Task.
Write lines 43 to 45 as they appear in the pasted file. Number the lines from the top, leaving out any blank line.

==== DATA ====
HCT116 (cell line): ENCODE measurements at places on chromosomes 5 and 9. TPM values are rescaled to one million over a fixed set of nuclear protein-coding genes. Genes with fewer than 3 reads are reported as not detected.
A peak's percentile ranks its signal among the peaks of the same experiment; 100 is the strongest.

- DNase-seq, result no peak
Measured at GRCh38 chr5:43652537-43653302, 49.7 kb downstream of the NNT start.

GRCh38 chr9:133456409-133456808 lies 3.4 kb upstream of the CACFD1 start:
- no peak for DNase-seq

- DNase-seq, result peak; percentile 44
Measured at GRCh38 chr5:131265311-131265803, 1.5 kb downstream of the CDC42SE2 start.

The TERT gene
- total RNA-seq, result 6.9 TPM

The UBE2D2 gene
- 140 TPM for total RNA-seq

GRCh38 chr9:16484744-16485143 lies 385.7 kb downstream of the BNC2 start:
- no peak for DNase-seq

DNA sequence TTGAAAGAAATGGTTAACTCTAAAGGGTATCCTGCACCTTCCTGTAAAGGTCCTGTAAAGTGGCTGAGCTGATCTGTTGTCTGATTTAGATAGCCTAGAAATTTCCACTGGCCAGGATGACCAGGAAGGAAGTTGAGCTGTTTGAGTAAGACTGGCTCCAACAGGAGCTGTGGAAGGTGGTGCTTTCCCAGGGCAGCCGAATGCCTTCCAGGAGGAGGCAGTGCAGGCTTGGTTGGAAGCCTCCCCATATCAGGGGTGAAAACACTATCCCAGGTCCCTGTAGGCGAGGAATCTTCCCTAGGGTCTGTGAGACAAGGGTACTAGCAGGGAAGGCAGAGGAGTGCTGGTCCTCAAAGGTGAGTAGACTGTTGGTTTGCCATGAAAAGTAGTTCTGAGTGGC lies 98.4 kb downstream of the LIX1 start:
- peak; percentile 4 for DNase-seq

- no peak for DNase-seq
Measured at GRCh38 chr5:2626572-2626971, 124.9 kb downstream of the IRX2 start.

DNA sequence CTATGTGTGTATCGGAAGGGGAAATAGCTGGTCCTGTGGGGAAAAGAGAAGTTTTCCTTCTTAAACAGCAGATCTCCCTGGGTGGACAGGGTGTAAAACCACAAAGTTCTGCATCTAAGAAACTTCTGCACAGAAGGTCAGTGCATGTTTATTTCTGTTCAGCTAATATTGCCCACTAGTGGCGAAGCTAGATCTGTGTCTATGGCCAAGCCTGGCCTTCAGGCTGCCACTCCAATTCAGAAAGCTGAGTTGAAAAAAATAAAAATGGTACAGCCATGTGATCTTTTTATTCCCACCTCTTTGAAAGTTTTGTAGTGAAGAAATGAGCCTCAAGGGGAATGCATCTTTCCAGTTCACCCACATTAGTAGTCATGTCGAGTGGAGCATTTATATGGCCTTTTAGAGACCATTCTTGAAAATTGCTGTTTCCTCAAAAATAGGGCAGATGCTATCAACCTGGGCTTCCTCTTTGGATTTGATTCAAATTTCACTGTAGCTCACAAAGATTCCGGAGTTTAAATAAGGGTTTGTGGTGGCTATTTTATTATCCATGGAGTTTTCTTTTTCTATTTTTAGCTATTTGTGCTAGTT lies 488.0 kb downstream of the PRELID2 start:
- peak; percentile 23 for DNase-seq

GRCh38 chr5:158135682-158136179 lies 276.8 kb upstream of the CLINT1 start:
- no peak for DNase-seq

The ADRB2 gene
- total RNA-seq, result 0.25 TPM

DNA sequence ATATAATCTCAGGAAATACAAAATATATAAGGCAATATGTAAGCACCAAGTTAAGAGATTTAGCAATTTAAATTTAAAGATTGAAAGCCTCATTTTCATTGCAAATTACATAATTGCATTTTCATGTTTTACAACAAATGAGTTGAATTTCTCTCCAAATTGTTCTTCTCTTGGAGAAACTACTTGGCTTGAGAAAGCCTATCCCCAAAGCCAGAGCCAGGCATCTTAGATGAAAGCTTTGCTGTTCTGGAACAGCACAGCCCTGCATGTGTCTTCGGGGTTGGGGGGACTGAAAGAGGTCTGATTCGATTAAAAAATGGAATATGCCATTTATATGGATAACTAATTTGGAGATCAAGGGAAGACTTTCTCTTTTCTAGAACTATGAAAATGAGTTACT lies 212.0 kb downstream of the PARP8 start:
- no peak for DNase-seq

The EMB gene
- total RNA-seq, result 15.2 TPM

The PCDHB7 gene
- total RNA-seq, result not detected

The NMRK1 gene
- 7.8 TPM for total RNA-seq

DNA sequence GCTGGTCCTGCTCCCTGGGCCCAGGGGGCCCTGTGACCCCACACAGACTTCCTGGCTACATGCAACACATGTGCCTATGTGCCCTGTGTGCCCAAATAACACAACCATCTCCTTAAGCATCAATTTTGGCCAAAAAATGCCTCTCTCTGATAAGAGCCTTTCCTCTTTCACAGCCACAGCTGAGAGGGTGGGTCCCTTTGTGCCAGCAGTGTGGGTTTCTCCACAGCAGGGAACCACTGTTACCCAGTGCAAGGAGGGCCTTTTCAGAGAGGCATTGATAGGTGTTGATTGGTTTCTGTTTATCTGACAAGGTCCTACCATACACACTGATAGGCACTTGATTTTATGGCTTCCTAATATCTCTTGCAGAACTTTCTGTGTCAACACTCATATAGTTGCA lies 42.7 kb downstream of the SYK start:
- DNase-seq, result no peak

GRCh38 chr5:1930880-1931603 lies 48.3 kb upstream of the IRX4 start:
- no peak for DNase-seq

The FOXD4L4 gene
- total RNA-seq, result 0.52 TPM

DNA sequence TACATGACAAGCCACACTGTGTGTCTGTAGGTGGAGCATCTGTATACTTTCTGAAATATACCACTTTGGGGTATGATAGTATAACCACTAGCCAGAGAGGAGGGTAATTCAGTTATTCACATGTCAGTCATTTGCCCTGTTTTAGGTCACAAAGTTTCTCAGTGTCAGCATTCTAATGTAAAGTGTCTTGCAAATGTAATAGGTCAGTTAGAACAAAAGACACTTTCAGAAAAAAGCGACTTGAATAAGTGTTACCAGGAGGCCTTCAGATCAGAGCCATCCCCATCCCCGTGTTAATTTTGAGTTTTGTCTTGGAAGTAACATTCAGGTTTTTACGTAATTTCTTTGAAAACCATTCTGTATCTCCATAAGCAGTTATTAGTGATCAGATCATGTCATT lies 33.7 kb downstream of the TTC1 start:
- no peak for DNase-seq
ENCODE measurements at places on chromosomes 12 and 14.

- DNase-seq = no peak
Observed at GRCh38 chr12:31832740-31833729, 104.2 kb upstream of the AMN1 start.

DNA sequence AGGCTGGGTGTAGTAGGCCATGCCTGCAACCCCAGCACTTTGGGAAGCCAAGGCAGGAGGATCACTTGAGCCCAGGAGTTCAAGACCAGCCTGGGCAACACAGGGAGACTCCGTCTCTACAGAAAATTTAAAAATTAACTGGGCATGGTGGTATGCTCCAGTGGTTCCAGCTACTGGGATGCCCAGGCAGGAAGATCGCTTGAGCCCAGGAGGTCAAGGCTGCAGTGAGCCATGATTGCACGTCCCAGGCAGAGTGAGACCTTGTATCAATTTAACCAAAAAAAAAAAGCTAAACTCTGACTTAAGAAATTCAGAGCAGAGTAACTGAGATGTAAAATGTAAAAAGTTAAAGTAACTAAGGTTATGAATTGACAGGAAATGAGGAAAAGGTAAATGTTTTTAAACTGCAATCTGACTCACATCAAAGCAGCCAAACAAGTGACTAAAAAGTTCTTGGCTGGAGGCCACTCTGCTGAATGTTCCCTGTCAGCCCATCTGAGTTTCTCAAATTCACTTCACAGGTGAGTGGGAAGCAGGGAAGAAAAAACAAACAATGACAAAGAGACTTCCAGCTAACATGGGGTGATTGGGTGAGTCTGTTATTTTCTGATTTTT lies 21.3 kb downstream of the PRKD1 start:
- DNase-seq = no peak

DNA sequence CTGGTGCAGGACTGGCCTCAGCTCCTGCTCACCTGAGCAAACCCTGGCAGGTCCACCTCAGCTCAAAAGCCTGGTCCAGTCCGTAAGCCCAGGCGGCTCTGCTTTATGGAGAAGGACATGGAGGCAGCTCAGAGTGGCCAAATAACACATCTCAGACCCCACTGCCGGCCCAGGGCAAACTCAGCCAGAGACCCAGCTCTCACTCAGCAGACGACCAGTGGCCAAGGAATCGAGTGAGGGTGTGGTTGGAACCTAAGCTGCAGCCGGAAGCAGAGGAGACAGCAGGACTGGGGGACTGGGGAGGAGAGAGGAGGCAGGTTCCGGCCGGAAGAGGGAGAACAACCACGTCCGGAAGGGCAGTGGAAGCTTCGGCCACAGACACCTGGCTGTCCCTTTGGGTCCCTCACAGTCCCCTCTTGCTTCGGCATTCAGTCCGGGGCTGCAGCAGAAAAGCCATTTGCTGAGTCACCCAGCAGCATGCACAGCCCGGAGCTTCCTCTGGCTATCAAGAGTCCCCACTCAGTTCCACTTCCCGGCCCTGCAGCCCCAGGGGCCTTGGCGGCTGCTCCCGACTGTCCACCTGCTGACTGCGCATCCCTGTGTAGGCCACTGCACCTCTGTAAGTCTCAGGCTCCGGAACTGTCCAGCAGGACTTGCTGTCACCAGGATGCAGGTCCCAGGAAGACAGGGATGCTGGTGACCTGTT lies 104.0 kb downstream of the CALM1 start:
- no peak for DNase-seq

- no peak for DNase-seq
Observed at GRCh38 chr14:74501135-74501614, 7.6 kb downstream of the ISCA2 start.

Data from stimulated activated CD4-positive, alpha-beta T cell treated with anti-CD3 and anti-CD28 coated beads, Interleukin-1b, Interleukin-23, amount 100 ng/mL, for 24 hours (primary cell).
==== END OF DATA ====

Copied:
Observed at GRCh38 chr12:31832740-31833729, 104.2 kb upstream of the AMN1 start.

DNA sequence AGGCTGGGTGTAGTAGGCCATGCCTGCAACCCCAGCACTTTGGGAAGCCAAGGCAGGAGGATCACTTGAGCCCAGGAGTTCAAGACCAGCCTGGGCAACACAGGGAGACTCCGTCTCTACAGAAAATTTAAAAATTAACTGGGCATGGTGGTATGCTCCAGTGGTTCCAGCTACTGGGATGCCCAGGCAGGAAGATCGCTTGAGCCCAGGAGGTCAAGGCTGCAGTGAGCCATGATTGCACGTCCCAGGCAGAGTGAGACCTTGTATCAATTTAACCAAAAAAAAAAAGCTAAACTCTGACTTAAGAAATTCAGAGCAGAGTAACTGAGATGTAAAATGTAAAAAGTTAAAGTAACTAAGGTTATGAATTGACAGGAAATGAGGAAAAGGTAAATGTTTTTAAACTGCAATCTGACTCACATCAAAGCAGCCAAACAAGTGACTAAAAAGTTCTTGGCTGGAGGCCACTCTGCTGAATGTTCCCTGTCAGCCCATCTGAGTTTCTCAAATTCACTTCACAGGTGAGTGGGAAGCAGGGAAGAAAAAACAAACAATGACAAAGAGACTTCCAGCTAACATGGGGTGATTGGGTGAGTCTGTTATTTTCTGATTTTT lies 21.3 kb downstream of the PRKD1 start:
- DNase-seq = no peak